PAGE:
The Lost Generation

by Maxine Davis
[Macmillan, $2.50]
THERE are in this country to-day approximately five to eight million persons between the ages of sixteen and twenty-four who are not only out of work — they are actually considered by personnel directors of nationally known concerns as belonging to the ‘permanently unemployable.’ This is but one of the challenges that The Lost Generation throws up to the nation at large.
Maxine Davis’s study of American youth is so pitiless in its dissection of prevailing American attitude that this reviewer—one of that ’lost generation’ which graduated from college at the beginning of this decade — unhesitatingly recommends the book as a virile and authentic record of Depression Youth.
The author traveled over 10,000 miles, talking to boys and girls everywhere. As a group she found them resigned, hoping for the best, but with sheep-like apathy toward the problems that have traditionally challenged American youth. She set forth to determine the character of the so-called mutiny against the existing social order, commonly believed to be brewing among progressive young intellectuals. She found ‘nothing but a meek acceptance of the fate meted out to them and a blind belief in a benign future based on nothing but wishful thinking.’ She never found revolt.
To the query, ‘Why don’t you do something? — If you don’t like the way relief is administered, why don’t you organize? Why don’t you make a fuss?’ — the answer invariably was: ‘Aw, what’s the use? The politicians run everything, the dirty crooks. We won’t get anything. And the big boys run the politicians. I’m wise, lady, I’m wise.’
This response is more than an extension of the ‘Oh yeah?‘ cynicism of post-boom days, the author feels. from the point of view of her nation-wide survey, it appears the surest indication of a growing defeatist attitude; this is amply borne out by the latest findings of the National Youth Administration. Gloomily implementing Miss Davis’s argument, the NYA recently remarked: ‘When one has been without a job for . . . years, the ambition to secure a position gradually subsides.’ Moreover, when firms want young men, they want this year’s crop of high-school and college graduates, not those who have been ‘in storage’ since leaving school.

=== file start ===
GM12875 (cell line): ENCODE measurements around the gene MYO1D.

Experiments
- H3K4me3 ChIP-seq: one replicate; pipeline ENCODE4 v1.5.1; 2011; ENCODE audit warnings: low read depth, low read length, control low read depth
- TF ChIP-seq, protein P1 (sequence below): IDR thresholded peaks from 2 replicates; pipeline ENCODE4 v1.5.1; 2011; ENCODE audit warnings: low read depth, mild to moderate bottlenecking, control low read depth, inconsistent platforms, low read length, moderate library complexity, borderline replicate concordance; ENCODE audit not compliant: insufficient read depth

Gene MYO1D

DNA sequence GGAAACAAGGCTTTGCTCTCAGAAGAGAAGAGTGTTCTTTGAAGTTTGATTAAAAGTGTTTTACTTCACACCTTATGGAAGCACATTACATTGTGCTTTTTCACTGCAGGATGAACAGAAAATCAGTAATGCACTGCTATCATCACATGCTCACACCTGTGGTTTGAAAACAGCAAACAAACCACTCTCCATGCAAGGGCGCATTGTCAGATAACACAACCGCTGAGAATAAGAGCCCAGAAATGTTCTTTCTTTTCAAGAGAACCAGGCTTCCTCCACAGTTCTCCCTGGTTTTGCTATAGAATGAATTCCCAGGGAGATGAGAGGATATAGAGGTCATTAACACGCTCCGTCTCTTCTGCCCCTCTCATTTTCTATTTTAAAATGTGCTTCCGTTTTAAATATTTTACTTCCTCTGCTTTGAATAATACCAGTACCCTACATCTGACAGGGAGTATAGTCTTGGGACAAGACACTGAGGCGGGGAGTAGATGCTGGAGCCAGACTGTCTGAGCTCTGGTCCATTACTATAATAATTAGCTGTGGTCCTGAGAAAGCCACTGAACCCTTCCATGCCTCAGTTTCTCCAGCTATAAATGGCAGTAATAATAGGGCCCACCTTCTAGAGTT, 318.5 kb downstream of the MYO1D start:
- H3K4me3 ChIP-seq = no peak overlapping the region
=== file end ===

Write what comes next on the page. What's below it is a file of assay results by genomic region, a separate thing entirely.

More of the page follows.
We have always been proud of the physical well-being of American youth. Shortly after the publication of Miss Davis’s book, the American Youth Commission, a Rockefeller endowment, reported that the depression was responsible for immeasurable physical ravages upon youth; this was due in part to the curtailment of free medical facilities. The Commission’s report supplemented the findings of the Life Extension Institute that 75 per cent of the 100,000 young men examined suffered from ‘some sort of health defect,’ Certainly it appears that we are breeding anything but a race of supermen.
What of youth’s assets? Well, says the author, there are courage, sportsmanship, honesty. Furthermore, youth is willing to work at any job and to do it well. There are social and educational projects, established under government and private sponsorship, which are providing outlet for the vital energies of thousands of youthful jobless. There should be more of these projects and better correlation — and there undoubtedly will be.
Five years ago German youth was casting about restlessly but with little hope. Miss Davis sees an analogy in Germany’s predicament then and America’s to-day — although she has not taken sufficient account of German youth’s profound resentment at the whole sorry history of post-war Europe. We are inclined to agree with the author that as yet American youth as a group is not even resentful. If it ever does become resentful, — in large enough numbers and at the same time, — will it rally around the man with a formula?
Only ‘the lost generation’ can answer that. It cannot afford to accept passively the implications bound up in Miss Davis’s mass of evidence.